First and foremost let me just say how happy I am that the Waratahs managed to go all the way. By winning this prestigious tournament in such an entertaining manner, I have no doubt they are changing the face of professional rugby.
Gone are the days of those senseless aerial battles and mind-numbing territorial tactics. May this victory ignite the start of a new age, an era of risk and thrill. Hopefully the time has come for all teams to realise that offence is indeed the best defence.
New South Wales made their intentions crystal clear from the get go in this final. They raced away to a 14-0 lead in as many minutes, knocking the wind out of their visitors with continuous waves of attack. Adam Ashley-Cooper scored the first try of the match a mere four minutes into proceedings and it was clear to all that the Waratahs weren’t going to deviate from their flamboyant playing style.
For a while it looked like the Crusaders’ cages were rattled beyond recovery and thoughts of a run away victory might have entered the minds of some. But never write off a team of that magnitude so easily. True to form the men from Canterbury pulled themselves together and Matt Todd rounded off a good break by captain Kieran Read with a touch down of their own.
More penalty goals were traded, and despite the fears of their struggles in the set pieces, the Tahs managed to hold the fort and with it a seven point lead when the first half came to a halt at 20-13 in favour of the hosts.
Whatever coach Todd Blackadder said to the Red and Blacks during their time in the changing room, it seemed to spark some life back into them. If anybody had notions of this being a one-sided affair, the Crusaders wasted no time in rectifying matters two minutes into the second half.
Some fantastic midfield interplay and a superb wide cut-out pass by Andy Ellis put Nemani Nadolo into acres of space and the burly flying machine needed not be invited to the try line twice. Whether or not his foot grazed the touchline might well be a talking point among some, but luckily it didn’t influence the result, so at this stage such a debate would be rather moot.
But the scores were even and suddenly momentum seemed to be swaying in favour of the Crusaders. Increasing amounts of pressure revealed more and more of the Waratahs’ soft underbelly, especially their scrum issues. On two occassions the Saders took edged ahead on the heels of front row infringements and with only twenty minutes left on the clock, even I started having my doubts. Maybe, just maybe the Tahs were running themselves out of gas.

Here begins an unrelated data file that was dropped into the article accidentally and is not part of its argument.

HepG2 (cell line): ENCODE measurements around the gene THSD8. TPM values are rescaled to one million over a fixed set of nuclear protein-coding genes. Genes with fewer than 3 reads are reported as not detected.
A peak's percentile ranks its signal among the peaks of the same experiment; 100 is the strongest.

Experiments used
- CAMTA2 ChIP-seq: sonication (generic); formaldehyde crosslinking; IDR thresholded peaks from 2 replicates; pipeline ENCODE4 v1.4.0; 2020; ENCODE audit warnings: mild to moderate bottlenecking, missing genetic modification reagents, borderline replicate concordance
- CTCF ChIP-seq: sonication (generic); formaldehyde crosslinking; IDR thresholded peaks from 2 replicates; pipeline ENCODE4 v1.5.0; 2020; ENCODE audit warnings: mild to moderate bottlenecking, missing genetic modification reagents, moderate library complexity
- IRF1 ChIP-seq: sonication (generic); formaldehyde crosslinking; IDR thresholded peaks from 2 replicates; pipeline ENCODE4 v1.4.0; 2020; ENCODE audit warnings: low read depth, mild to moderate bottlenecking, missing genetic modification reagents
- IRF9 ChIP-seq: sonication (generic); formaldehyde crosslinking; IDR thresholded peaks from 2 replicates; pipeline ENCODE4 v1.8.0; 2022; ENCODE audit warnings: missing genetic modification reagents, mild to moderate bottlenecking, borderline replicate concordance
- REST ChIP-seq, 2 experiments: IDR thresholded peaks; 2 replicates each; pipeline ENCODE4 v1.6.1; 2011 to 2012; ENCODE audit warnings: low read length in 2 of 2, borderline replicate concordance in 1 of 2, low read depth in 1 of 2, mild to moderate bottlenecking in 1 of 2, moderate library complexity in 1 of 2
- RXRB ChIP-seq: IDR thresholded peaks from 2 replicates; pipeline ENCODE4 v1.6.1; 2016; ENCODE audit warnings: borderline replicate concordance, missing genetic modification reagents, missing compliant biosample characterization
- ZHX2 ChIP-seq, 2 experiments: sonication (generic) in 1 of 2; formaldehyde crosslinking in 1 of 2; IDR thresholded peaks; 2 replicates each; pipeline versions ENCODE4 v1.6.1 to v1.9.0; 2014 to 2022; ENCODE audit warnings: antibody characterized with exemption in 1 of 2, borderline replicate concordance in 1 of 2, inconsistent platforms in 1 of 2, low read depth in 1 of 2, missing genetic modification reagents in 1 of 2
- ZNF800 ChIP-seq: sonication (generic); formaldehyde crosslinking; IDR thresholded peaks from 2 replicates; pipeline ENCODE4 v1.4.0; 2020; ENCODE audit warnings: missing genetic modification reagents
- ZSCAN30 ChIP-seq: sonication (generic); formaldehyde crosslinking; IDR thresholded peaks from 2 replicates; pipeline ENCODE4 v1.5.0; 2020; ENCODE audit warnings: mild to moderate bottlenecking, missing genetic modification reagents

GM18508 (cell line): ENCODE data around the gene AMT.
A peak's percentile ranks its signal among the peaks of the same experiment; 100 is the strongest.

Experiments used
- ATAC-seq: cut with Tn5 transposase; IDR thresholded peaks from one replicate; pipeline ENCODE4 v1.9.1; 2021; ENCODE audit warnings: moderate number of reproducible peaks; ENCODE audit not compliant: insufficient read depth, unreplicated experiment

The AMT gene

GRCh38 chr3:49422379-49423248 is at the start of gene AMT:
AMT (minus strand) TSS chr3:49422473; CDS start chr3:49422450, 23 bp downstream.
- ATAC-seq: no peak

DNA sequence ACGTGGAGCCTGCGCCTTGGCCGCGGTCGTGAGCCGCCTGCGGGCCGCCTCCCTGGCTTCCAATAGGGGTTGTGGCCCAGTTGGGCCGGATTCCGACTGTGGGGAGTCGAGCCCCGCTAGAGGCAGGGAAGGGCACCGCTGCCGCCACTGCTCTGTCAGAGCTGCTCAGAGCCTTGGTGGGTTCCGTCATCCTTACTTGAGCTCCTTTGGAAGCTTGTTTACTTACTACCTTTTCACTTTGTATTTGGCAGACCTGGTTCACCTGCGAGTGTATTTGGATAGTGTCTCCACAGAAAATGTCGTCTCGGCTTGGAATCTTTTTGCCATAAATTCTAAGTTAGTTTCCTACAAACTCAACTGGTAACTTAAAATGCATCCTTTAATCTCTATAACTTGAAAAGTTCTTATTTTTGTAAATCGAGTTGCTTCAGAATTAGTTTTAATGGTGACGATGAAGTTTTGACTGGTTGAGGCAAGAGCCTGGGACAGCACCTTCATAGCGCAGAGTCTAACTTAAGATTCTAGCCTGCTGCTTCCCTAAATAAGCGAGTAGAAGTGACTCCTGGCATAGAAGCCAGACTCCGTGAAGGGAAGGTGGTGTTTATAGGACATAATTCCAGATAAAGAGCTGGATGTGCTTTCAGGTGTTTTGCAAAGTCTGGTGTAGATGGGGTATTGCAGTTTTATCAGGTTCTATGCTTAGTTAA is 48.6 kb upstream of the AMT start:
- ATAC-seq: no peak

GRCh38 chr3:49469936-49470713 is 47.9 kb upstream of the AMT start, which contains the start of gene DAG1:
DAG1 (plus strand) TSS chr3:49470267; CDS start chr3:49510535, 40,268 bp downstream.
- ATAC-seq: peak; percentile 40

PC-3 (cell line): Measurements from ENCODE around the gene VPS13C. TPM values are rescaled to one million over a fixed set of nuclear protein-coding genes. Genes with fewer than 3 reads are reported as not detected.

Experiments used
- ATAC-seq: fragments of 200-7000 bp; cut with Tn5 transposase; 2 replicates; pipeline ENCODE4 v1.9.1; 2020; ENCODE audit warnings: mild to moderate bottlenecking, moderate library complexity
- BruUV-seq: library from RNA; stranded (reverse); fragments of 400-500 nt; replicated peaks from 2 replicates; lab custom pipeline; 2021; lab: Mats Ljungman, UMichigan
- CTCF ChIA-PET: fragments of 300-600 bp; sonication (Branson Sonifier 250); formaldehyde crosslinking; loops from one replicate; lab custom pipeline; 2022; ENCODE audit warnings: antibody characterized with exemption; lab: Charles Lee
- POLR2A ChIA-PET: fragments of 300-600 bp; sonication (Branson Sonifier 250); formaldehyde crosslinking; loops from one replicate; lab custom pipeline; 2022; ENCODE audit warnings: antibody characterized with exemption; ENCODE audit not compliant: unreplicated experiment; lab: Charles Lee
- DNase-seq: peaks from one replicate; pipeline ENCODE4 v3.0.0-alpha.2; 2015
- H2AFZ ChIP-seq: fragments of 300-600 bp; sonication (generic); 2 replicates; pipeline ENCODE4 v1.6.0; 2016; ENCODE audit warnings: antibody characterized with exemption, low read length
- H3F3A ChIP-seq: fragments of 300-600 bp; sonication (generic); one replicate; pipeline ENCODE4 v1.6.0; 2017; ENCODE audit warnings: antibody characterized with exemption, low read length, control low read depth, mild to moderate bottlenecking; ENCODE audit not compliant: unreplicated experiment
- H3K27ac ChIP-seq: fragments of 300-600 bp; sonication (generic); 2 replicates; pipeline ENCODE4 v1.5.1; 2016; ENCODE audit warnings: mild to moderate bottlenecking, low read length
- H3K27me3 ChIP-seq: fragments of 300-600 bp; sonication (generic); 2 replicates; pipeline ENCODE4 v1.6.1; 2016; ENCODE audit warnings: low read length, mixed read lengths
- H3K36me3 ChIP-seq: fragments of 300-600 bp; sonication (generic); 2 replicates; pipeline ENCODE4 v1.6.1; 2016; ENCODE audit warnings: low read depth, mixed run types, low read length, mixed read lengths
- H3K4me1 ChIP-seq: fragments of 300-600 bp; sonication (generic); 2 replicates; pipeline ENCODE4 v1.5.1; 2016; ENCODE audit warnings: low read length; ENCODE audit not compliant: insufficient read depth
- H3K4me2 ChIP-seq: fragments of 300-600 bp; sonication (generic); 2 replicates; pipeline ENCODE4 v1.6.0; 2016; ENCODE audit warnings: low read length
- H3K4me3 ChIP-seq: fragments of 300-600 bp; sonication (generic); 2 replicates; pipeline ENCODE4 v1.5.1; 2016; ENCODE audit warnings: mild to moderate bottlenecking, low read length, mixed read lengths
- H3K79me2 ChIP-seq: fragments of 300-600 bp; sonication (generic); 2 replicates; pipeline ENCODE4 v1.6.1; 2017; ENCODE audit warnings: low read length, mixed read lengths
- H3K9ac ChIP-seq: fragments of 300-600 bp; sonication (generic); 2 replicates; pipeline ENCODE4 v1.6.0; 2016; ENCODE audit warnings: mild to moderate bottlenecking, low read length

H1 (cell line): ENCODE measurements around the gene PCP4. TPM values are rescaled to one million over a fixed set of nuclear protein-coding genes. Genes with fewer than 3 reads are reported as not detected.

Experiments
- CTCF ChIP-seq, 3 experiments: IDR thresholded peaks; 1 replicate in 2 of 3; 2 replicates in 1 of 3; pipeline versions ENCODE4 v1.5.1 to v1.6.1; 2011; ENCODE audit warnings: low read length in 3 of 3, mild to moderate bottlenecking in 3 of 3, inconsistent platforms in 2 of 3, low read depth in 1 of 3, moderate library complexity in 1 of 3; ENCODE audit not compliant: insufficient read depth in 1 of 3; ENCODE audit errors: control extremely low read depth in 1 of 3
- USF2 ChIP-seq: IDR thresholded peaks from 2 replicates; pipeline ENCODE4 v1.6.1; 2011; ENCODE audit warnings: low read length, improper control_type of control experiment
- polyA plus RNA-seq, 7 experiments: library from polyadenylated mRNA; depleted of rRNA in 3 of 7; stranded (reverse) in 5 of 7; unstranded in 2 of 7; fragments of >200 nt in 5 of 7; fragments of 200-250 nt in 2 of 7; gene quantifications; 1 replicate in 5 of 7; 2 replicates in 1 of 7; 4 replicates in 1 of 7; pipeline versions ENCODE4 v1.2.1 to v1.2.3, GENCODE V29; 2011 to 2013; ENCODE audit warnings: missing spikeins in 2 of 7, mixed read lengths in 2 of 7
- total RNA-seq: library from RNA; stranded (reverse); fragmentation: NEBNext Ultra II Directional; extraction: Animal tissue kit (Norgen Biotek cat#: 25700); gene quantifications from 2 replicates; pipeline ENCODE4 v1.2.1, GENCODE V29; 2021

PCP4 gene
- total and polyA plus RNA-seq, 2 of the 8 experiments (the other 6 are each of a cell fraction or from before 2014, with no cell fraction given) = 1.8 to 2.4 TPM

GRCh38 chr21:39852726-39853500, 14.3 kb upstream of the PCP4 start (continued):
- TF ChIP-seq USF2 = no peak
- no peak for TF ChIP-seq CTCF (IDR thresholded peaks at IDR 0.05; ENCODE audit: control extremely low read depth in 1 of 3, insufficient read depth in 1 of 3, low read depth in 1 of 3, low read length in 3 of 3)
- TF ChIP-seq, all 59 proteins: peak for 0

Fortunately the Waratahs’ self-belief never dwindled and their persistence on the flanks finally paid dividends when Ashley-Cooper exploited a moment of weak defence to score his second try and reclaim the lead for the men in blue.
A bit of over-eagerness on defense caught the Tahs offside twice and Colin Slade made them pay for it on both occasions, causing the crowd favourites to trail by two points with only five minutes remaining.
Tempers were flaring on and off the field as the cliffhanger went this way and that. Many a moment was lost in those final minutes and with a little more than sixty seconds left, All Black captain Richie McCaw was caught with his hand in the cookie jar, giving sharp-shooting Bernard Foley one last chance to break the drought in Sydney.
The Waratahs flyhalf took aim and was the picture of calm even though I am convinced he practically suffered heart failure at that moment, especially considering that the distance to the posts were at the very edge of his range. With bated breath, the record-breaking crowd watched the ball sneak over the cross bar. And then everybody was on their feet as the Tahs received the kick-off, nervously wound down the clock and booted the ball into the stands.
It was all over. The New South Wales Waratahs had beaten the Crusaders 33-32. After eighty minutes of fantastic football it was third time lucky for the log winners, they finally had their hands on the coveted cup. We really do say this too often, but that was the best super final ever played.
Man of the Match – Adam Ashley-Cooper
By Jackie Smit